In our interpretive frame, we carry the cross, lose our lives, and die to self. Paul says it this way. “To live is Christ and to die is gain. For his sake, I have suffered the loss of all things, and I regard them as rubbish” (Philippians 1:21; 3:8). When he chose to follow Jesus, He gave up the life in which he was quickly rising in the ranks of Jerusalem religious intelligentsia. He counted those accolades that Pharisees would work their entire lives to gain as rubbish. Serving Christ was everything for Paul, as it is for every true disciple.
What are willing to count as rubbish compared to living in Christ? We should love our families, but our families cannot be more important than Jesus. If someone’s family matters than the Lord, then family, a good thing, becomes an idol.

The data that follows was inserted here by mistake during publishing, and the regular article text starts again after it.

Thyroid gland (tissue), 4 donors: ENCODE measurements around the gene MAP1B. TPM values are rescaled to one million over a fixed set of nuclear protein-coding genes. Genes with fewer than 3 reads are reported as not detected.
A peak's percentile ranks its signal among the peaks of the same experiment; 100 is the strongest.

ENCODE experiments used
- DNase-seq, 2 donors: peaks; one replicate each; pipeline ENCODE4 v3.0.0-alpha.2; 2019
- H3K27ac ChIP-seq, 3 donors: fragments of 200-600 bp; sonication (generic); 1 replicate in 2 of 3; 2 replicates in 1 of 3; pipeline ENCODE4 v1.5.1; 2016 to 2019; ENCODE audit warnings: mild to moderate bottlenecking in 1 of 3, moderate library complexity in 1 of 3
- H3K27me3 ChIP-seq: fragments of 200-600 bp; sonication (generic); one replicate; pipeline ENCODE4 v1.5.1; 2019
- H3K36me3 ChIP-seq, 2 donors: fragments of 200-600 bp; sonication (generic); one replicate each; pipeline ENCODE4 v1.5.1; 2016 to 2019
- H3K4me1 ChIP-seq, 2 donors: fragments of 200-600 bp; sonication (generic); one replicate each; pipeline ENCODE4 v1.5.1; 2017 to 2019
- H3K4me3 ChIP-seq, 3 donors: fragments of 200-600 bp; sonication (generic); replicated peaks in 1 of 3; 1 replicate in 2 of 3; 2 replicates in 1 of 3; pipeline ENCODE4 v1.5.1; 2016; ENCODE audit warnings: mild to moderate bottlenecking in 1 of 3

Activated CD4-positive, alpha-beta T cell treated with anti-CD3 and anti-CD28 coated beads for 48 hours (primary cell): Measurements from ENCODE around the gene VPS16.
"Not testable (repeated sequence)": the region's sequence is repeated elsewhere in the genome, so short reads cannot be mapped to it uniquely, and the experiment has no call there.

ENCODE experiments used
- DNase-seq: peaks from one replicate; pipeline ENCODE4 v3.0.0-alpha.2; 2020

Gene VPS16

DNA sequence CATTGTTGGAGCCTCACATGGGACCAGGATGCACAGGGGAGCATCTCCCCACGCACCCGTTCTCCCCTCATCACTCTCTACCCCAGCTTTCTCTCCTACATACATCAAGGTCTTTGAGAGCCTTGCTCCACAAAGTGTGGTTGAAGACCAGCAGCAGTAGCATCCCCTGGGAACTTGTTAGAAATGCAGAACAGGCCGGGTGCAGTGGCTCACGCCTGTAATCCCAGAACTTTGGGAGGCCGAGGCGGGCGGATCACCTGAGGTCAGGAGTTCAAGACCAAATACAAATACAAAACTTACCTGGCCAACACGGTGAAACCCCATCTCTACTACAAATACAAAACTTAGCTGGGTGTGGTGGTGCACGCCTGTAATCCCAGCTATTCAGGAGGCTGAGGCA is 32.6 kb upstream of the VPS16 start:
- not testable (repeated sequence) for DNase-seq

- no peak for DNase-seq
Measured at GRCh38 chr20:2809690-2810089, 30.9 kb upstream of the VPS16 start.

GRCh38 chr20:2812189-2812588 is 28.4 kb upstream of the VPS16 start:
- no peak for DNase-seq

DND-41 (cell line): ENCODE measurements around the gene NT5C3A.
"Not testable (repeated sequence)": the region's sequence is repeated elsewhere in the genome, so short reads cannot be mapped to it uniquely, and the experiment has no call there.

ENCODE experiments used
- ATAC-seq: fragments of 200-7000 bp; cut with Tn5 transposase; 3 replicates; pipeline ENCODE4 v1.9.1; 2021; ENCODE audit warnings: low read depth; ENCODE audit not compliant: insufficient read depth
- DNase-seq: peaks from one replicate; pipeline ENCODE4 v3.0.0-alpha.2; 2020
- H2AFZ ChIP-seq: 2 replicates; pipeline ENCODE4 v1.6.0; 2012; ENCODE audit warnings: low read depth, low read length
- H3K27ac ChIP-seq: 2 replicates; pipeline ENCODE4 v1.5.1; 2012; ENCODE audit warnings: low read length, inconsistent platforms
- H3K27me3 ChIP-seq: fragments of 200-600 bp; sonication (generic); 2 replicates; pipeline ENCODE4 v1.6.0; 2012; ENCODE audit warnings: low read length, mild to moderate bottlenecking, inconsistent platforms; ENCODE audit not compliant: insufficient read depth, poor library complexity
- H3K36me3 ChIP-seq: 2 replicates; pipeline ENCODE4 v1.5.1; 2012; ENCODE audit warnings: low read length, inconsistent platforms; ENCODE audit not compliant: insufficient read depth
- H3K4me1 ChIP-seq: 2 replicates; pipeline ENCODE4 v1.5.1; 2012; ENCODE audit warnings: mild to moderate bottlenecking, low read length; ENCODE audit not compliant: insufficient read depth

Some people aspire to be a scholarship athlete or have a career as a dancer or musician. These highly competitive ventures demand commitment from those intrepid enough to try. Even something so all-consuming cannot command more of us than Jesus, if we are to be his disciples. We are called to be his disciples.
What determines life is as it should be? Career advancement? Physical fitness? Relationships? In Christ, we die to these good things. We lose that life. We gain Christ. Marriage, career, and achievement each conforms to the frame: life in Christ; the advancement of the Kingdom. For the disciples all arenas of life are made to fit into the frame of discipleship.
We should be suspicious of any movement, protest, politics or idea where Christianity is bent or redefined to fit the ideology instead of the individual being conformed to the way of Christ. Aggressively vocal activists sometimes demand that Christianity to fit their needs.